Prepare Your Garden for Winter
It’s approaching that time of year again, where the colour in your garden is fading and many of your vegetable crops have already peaked (of course some vegetables do very well over Winter). Rather than being a time to slow down through Autumn, this can actually be an incredibly busy time as you prepare your garden for Winter.
Forget Spring Cleaning, How About Autumn Cleaning?
First up, is clearing away all the old vegetation that’s built up from Summer. Clearing away all the clutter, such as fallen leaves, can be a good idea, especially if there’s been a few dry days and the leaves are crisp and easy to sweep, rather than a soggy mess.
If you have a greenhouse, its also worth clearing leaves and moss from glass and guttering. This will also help keep rainwater escape properly through a wet and windy Autumn and Winter. At the same time, it’s worth giving any greenhouse glass a clean up, as it’ll help let as much sunlight as possible work it’s magic over the shorter Winter days.
Since we’re on a cleaning frenzy, it can be worth taking this time to properly clean any seeding trays and empty plant pots, as they’ll then be nice and ready to use when Spring comes around.
Out With The Old, In With The New
Autumn is a good time to re-position plants and restructure your garden design and layout. It’s worth cutting faded perennials back to around 5cm above ground level. Don’t be too ruthless, as these plants will also provide shelter for overwintering insects. Once your borders and planting is all clean and tidy, it’s worth spreading a thick layer of compost, bark chips or well rotted manure.
If you have annual plants, now is the time to dig them up and throw them on the compost heap. While on the subject of compost, Autumn is a perfect time to clear out last year’s compost and use it around the garden to make room in compost bins for this season’s waste. Of course, if your compost isn’t quite ready to use, you can take this time to turn it, which should help improve decomposition. You can also just create a new compost heap, the more the better.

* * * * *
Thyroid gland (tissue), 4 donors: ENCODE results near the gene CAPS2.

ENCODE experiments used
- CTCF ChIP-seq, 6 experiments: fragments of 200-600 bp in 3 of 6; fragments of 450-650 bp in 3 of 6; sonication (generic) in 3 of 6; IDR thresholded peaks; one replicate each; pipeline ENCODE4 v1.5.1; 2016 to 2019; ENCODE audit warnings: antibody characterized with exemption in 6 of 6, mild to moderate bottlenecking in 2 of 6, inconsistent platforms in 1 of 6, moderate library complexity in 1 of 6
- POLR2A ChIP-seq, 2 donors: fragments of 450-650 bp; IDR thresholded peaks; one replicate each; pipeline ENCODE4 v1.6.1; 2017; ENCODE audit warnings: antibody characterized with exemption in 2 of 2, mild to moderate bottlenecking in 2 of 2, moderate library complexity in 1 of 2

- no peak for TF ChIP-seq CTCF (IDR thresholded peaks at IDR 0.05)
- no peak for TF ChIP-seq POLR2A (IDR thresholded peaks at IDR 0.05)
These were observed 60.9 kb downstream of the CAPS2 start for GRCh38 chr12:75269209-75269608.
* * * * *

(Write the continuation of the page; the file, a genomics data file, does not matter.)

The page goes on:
Cover Up Those Ponds
Decomposing leaves can block filters on pumps, and make pond water foul. Rather than having a big cleaning task to look forward too, it’s a better idea to catch leaves before they fall into your pond in the first place. Simply spread a fine meshed net across the pond and pin it down with stones. The leaves this mesh collects an be added straight to the compost heap or collected up later to make leaf mould.
Take Care of Your Lawn
If your lawn is looking a little ragged, this is a great time to give it some t.l.c. Remove any old grass clippings and moss using a rake, and as with your old annula plants, add these to the compost heap. If you have a lot of moss then it can be beneficial to use a moss killer first. If there are areas that receive a lot of wear such as paths, the soil can become very compact, so to help improve drainage in these areas, as well as aeration of the soil, make some holes with the prongs of a garden fork approximately every 10cm across this area. Make sure the holes are fairly deep.
Next, you may want to add an application of autumn lawn feed, which should help prepare your lawn for the coming Winter months.
Autumn is also a very good time to lay down some new turf, as this will give it plenty of time to become established before next Summer.
Put Some Evergreens in Your Garden
Evergreens can form an essential part of any garden, providing structure and all year round interest. Winter is the time when you will really appreciate your evergreens. Since the soil is still warm, Autumn is the perfect time to fill those gaps in your borders.
For a formal look, you may want to consider adding some box or yew topiary. Lonicera nitida, Bay and Holly can be trimmed into formal shapes and make very good evergreen hedges.
Lift Plants That Are Threatened By Frost
Another thing to consider as you prepare your garden for Winter, is making sure that you lift any species such as Cannas, Begonias and Dahlias before the frosts arrive. Cut back stems and carefully lift the tubers from the ground.
Clean the soil from these and store them in trays of dry compost or sand, with just the top of crown visible. The trays should be stored in a cool but frost free place over the Winter, until they can be re-planted next Spring.
In very mild areas it may also be possible to keep some of these species safe without actually lifting them. Just cover the crowns with a thick blanket of mulch.
Don’t Forget Your Garden Tools
Sharpen any tools that need it, and remove rust where possible. You may want to consider having your lawn mower serviced before you store it for the Winter, that way it’ll be ready to go straight away when it’s needed again.
Spades, forks and other garden tools will benefit from having a good wash, but make sure you dry them thoroughly and oil the metal parts to prevent rust appearing. Wooden handles can also be thoroughly cleaned and protected with linseed oil.
We hope these tips have given you some ideas to help you prepare your garden for Winter. If you need a few new garden tools to get the job done, why not take a look at our superb range of garden tools and lawn mowers.